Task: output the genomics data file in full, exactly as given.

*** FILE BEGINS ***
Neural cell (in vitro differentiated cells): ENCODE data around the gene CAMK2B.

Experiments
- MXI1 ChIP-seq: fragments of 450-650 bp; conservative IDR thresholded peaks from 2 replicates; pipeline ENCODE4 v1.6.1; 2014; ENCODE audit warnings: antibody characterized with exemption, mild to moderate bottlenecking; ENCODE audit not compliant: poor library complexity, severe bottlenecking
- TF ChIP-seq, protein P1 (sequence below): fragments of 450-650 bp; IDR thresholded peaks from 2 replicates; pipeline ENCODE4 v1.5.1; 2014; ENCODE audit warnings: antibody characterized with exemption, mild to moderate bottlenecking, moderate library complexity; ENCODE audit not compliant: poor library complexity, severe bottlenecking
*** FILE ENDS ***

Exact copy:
Neural cell (in vitro differentiated cells): ENCODE data around the gene CAMK2B.

Experiments
- MXI1 ChIP-seq: fragments of 450-650 bp; conservative IDR thresholded peaks from 2 replicates; pipeline ENCODE4 v1.6.1; 2014; ENCODE audit warnings: antibody characterized with exemption, mild to moderate bottlenecking; ENCODE audit not compliant: poor library complexity, severe bottlenecking
- TF ChIP-seq, protein P1 (sequence below): fragments of 450-650 bp; IDR thresholded peaks from 2 replicates; pipeline ENCODE4 v1.5.1; 2014; ENCODE audit warnings: antibody characterized with exemption, mild to moderate bottlenecking, moderate library complexity; ENCODE audit not compliant: poor library complexity, severe bottlenecking